AOL Time Warner On December 14, 2000, the Federal Trade Commission approved the planned merger of AOL and Time Warner after both companies pledged to "protect consumer choice" both now and in the future. The AOL Time Warner merger was approved by the Federal Communications Commission on January 11, 2001, and is the biggest merger in corporate history, then estimated at a total market value of $350 billion. The merger created a 'powerhouse' of new and traditional media. AOL Time Warner has led the union of the media, entertainment, communications and Internet industries. Throughout the years the face of media and entertainment industries has changed drastically as a result of increased technology. The popularity of newspapers gave way to other forms of media and entertainment such as magazines, television, cable, music, and most recently the Internet.

The Internet boom of the 1990's gave rise to the popularity of America Online AOL and Time Warner saw themselves at a crossroads where old and new media would become one. The histories of both AOL and Time Warner are extensive and have not always been successful. Time Warner itself was created by two mega-mergers. The first merger was in 1989 between Time Inc. , publisher of many magazines such as Time Magazine, and Warner Communications. Both companies have histories stretching as far back as 75 years or so.

In 1996, this company merged with Turner Broadcasting, which brought CNN with its founder Ted Turner. These two mergers created a company ready to lead in any form of media. The company launched the HBO television network. Time Warner, headquartered in New York, had $27. 3 billion in revenues in 1999 and a market value of $112. 6 billion.

On the other side of the merger there is new media giant AOL, today the biggest, richest, and most successful internet company in the world. It was founded in 1985 as Quantum Computer Services and by 1994, after changing its name, had a million subscribers. In its early years, it almost fell because of the problems associated with introducing unlimited access for a fixed monthly fee. As its number of users increased, so did its capacity problems, which made many customers angry because they could not get a connection. The problem was solved when AOL made a deal with MCI WorldCom, which led merge with its rival CompuServe.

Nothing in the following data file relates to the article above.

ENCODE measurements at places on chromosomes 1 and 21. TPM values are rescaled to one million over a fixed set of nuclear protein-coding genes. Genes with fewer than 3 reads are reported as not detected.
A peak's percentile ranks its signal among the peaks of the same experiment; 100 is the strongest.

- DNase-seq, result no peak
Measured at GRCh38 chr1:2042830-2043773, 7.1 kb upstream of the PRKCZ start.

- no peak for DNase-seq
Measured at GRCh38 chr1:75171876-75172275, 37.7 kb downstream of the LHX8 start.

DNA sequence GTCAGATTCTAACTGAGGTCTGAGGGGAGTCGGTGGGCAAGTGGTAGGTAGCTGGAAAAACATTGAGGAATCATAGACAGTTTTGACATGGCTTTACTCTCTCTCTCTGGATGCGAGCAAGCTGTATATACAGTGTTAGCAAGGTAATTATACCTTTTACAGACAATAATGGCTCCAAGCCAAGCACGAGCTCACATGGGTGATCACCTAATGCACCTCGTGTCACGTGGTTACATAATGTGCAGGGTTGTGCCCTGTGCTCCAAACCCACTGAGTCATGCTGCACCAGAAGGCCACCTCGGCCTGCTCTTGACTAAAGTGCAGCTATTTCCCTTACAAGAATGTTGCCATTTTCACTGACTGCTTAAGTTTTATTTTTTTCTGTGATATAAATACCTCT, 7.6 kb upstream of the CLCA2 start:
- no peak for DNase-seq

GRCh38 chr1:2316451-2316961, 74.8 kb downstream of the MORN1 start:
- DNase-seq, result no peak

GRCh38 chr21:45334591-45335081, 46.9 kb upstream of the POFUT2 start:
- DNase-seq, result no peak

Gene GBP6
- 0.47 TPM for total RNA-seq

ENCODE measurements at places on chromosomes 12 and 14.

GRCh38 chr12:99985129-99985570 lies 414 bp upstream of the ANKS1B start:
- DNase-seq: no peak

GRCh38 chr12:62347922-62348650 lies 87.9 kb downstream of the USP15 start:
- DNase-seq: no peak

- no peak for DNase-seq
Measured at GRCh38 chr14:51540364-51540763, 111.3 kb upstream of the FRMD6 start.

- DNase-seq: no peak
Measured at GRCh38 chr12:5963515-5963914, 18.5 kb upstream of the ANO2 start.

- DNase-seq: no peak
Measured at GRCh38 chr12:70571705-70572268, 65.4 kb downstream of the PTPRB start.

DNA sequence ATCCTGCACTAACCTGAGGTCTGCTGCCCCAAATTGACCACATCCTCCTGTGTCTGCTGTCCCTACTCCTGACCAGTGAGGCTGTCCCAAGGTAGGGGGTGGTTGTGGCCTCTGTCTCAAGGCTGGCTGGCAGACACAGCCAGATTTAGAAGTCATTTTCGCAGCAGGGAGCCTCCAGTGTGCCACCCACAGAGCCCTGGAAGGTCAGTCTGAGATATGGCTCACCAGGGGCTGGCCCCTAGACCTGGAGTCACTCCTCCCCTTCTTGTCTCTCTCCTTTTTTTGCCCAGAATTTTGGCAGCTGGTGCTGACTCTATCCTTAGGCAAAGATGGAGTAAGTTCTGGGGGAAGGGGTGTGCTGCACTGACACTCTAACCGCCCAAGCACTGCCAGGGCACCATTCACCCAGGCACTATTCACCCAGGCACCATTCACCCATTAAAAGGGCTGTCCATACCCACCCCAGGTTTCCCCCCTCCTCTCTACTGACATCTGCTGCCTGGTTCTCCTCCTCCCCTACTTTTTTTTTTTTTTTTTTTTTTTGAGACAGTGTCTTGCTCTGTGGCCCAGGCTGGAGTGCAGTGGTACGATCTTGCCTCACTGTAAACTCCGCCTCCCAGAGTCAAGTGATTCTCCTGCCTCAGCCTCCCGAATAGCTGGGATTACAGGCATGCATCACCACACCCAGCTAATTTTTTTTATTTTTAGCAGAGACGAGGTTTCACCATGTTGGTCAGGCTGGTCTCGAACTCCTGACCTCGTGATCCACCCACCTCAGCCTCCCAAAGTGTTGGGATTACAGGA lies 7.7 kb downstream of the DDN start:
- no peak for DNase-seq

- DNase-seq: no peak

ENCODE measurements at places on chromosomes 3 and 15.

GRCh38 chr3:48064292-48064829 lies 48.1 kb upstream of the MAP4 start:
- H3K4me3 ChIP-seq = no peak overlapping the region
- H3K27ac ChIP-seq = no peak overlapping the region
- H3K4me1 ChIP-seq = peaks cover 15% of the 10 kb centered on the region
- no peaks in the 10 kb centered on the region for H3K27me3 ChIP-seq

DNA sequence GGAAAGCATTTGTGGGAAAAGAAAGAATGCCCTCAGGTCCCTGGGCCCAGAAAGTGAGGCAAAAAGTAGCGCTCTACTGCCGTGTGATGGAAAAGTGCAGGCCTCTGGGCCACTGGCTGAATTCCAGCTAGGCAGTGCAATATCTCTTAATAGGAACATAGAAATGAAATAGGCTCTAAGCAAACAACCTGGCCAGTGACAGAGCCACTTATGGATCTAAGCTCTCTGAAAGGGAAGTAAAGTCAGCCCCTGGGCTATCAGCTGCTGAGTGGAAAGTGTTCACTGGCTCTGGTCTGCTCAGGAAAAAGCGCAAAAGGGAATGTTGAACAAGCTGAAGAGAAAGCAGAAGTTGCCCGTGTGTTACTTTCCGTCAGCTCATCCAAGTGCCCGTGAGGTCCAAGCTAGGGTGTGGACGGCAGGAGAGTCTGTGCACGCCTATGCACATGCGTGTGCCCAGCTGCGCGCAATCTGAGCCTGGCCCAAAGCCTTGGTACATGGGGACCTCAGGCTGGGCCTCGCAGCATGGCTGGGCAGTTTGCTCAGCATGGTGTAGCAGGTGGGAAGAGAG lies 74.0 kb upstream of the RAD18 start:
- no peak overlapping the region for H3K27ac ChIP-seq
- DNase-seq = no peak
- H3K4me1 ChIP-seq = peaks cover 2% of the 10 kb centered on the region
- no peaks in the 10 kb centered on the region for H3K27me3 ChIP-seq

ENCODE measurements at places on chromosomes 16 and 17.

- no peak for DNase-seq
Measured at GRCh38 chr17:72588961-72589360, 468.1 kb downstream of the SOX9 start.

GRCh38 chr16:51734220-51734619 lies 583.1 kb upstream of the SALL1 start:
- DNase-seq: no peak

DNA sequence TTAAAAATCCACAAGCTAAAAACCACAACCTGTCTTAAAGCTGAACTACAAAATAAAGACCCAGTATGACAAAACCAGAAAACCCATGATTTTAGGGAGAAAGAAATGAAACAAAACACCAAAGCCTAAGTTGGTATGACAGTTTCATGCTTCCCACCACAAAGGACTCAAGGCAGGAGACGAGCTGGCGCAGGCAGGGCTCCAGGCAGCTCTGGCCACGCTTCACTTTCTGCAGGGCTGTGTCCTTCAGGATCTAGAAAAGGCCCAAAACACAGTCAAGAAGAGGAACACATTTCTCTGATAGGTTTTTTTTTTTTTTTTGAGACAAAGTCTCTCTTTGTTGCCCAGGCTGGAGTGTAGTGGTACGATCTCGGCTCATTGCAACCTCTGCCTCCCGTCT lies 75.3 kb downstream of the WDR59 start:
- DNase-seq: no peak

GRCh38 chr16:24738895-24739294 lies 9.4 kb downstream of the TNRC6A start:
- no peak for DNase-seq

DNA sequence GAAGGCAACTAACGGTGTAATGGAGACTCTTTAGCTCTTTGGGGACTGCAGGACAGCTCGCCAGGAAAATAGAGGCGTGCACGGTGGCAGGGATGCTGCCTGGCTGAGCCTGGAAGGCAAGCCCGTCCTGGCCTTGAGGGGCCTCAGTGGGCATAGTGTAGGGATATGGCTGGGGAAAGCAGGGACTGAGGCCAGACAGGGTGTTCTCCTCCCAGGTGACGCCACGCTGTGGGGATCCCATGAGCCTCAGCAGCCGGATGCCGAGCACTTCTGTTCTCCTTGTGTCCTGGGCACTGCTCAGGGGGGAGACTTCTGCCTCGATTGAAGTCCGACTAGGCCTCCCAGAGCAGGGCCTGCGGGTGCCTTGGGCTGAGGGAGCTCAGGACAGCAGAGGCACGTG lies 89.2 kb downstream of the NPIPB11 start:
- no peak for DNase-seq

In 1998, AOL acquired Netscape for $4 billion in a deal that knocked off its rival Microsoft. The company also had to keep away others, the largest of which was AT&T, which tried to take over AOL before it bought the cable company. AOL's marketing campaign, sending CDs to millions of homes, paid off as subscribers steadily increased. In 2000, it had 24 million US subscribers, 2. 8 million CompuServe subscribers, and 4. 4 million international subscribers.

Its revenues in 2000 were $6. 89 billion, its profits $1. 2 billion, and its market value $133 billion. During the 1998 Christmas season, AOL raked in $2. 5 billion in online sales through its website, twice that of 1998 and 60% of all online Christmas shopping. AOL Time Warner's enormous size could prove to be a disadvantage as well.

Because the company is so big, its reaction time will be slower than that of smaller companies. This is a significant weakness because the nature of the Internet changing so quickly. In addition to its appealing user-friendly software and extensive customer support, AOL's success is due to a combination of first-mover advantage and network effects. A network effect can be defined as situations when a consumer's value from using the product depends on the number of other people who are using that same product (Oster 79). The network effects associated with AOL's Instant Messaging service are a large part of why the Federal Communications Commission (FCC) imposed an order ruling that AOL Time Warner make Instant Messenger available to users with Internet service providers other than AOL (Bird and Faulhaber, p. 2).

Loyal Instant Messenger customers may be more likely to purchase AOL as their Internet service provider, knowing that the Instant Messenger service comes as part of the AOL package. Therefore, even though AOL Time Warner cannot make money from Instant Messenger on its own, it is still in the firm's best interest to maximize the use of the product (Bird and Faulhaber, p. 14). Economies of scope exist when the cost of doing something is lower when two units are joined rather than when they exist individually (Oster 186). The size of the new company would also allow it to take risks that smaller companies would not be able to handle.

AOL Time Warner believed that as one, they would generate new opportunities for growth in entertainment, news, online services, publishing, music, film distribution, and the delivery of exciting communications and information services. Sources Bird, James R. and Faulhaber, Gerald R. "Network Effects in Antitrust Analysis Oster, Sharon. Modern Competitive Analysis. Oxford University Press, New York 1999.

"Public Interest Statement" to the Federal Communications Commission. web February 11, 2000. AOL AND TIME WARNER.